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Fish Protection Measures and the Removal of an Acoustic Fish Deterrent

By Hinkley Point C media team | Posted September 05, 2022

On Friday (2nd September), the Secretary of State for the Environment, Food and Rural Affairs ruled against Hinkley Point C’s application not to install one of three fish protection measures originally proposed for the power station. The acoustic fish deterrent is meant to deter fish that can hear from entering the cooling water intakes. The project will now look at the decision in detail and will consider its response.

Many power stations have taken cooling water from the Bristol Channel and Hinkley Point C will be the first to include any fish protection measures at all.

The two protection measures include a fish recovery and return system and special water intakes. These are designed to slow down the water entering the cooling system so that fish can swim away. They are also placed in a way that means the tide carries fish over and around the intake heads themselves. It’s a big improvement from older power stations that we have seen around our coastlines.

An acoustic fish deterrent system is a relatively new technology that was in its concept stages when it was proposed in our original planning application. We asked to install the first two fish protection measures but make a change to remove the acoustic fish deterrent.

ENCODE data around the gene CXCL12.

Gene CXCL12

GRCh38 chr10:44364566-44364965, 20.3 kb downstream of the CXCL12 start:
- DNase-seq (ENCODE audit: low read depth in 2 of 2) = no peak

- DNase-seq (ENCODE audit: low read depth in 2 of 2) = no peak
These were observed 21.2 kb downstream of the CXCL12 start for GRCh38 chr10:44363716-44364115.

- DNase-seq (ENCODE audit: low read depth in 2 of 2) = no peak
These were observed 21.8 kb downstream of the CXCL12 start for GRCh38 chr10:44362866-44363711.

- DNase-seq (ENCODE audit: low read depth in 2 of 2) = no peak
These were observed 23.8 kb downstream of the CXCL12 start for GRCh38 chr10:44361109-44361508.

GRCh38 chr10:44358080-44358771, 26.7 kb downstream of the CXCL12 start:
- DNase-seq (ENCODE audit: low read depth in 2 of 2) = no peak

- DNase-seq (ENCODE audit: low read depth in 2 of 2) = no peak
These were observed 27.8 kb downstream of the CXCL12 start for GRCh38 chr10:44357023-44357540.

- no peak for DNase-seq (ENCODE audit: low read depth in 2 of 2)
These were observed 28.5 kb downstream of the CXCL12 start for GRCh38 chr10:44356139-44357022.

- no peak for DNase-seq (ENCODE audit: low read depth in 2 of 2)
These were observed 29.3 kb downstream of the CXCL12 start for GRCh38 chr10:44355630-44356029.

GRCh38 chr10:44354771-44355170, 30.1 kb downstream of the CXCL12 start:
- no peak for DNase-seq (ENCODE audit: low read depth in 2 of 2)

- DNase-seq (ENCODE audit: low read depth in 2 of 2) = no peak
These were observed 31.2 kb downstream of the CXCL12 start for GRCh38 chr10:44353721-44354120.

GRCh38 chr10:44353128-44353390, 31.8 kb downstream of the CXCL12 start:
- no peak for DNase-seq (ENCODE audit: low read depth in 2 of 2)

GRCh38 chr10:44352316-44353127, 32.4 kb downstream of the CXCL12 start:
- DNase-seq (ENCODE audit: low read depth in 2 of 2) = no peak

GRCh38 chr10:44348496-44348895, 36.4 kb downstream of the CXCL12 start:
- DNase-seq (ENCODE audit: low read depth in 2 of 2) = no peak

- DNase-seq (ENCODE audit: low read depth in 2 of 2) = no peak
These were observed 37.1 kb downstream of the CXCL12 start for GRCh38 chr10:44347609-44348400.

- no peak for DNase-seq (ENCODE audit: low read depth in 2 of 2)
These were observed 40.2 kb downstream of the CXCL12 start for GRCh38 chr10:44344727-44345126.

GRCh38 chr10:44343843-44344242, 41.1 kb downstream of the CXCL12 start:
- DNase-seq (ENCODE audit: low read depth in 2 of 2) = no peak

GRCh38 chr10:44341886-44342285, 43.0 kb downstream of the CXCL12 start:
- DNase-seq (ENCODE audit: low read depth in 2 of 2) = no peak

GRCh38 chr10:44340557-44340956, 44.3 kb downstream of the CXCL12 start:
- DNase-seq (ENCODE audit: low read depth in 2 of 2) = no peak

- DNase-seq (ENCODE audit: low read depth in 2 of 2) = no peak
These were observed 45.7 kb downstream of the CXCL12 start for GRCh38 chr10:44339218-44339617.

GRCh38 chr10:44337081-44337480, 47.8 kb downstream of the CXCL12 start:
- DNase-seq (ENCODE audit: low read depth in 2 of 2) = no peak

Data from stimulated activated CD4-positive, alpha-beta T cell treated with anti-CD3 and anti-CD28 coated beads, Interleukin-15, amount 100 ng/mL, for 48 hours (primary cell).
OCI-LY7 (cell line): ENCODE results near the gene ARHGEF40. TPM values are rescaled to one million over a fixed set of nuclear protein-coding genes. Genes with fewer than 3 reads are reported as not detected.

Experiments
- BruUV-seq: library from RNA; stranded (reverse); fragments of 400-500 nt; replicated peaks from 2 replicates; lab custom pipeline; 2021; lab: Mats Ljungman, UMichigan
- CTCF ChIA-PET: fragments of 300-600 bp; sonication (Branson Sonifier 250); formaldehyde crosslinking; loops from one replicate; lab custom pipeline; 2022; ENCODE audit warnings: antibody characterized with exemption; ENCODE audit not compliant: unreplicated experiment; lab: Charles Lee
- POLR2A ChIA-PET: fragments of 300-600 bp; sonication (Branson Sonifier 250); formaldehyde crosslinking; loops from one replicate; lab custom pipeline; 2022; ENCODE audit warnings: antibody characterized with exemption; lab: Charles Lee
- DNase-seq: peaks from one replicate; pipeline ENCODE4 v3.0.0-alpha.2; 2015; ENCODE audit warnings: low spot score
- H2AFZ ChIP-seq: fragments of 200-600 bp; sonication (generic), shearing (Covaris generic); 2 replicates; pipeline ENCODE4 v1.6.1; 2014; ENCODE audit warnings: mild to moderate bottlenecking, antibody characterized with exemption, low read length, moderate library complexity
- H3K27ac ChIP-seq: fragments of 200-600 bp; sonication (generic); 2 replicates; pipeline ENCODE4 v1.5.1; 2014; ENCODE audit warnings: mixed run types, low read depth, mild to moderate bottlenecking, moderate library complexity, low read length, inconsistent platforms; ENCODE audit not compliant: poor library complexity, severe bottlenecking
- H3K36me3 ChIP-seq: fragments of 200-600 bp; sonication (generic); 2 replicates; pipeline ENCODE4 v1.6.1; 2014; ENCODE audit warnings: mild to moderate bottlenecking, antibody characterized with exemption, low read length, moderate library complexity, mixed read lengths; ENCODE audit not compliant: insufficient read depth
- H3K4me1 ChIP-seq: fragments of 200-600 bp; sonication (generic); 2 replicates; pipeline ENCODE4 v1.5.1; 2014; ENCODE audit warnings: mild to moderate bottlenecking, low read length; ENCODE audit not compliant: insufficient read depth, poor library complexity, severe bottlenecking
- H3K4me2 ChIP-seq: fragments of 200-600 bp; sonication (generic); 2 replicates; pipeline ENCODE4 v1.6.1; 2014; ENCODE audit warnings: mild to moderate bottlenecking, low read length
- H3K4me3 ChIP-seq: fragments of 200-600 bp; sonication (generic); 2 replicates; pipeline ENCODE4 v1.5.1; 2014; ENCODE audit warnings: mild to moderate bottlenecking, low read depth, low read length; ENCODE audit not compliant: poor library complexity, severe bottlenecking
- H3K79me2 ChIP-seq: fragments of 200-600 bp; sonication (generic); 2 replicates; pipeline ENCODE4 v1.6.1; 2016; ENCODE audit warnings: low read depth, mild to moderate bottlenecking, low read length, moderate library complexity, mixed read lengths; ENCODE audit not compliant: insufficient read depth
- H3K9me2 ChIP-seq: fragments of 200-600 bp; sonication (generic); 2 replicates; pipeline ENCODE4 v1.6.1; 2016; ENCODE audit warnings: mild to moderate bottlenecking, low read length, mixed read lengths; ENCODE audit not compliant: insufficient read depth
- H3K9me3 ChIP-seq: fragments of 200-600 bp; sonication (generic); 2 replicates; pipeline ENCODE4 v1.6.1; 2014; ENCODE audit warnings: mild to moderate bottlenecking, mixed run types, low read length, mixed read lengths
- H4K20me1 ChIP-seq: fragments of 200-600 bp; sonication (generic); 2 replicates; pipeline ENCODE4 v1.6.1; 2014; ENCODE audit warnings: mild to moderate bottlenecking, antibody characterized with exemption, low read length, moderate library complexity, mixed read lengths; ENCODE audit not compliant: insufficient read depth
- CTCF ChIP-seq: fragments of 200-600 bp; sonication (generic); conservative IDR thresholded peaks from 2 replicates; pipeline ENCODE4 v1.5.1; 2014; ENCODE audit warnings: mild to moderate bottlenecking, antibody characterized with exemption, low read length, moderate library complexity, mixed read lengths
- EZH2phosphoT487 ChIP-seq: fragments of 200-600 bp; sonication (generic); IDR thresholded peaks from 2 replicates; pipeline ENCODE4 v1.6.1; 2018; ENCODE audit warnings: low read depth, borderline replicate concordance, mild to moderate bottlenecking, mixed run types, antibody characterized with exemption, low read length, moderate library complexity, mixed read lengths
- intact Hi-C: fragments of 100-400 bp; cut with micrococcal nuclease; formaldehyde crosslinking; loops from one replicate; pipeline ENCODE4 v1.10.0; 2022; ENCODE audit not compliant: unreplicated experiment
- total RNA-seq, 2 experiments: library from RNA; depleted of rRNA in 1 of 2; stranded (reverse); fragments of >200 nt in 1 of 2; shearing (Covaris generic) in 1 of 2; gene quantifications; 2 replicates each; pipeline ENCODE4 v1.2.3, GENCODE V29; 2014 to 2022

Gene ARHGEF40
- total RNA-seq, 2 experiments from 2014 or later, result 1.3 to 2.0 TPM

This proposal is based on two key reasons:

Firstly, expert environmental evidence from the Government’s own marine science experts has shown that even without the acoustic fish deterrent installed, Hinkley Point C will have a negligible impact on the fish populations in the Bristol Channel. Very large numbers of fish are eaten by other fish, marine birds and porpoises, whilst fishing can also sustainably take at least 10% - 20% of the adult population every year without affecting population levels. The worst case predicted effect of Hinkley Point C with the planned two fish protection measures in place varies by species, but would be much less than 1%.

Secondly, there are very clear safety challenges of maintaining dozens of sound projectors offshore in the Bristol Channel. The area has poor underwater visibility and is one of the highest tidal ranges in the world. The danger that divers would be subjected to cannot be justified for a system that will have almost no benefit.

See more information on our fish protection measures and the evidence to support the removal of the acoustic fish deterrent.


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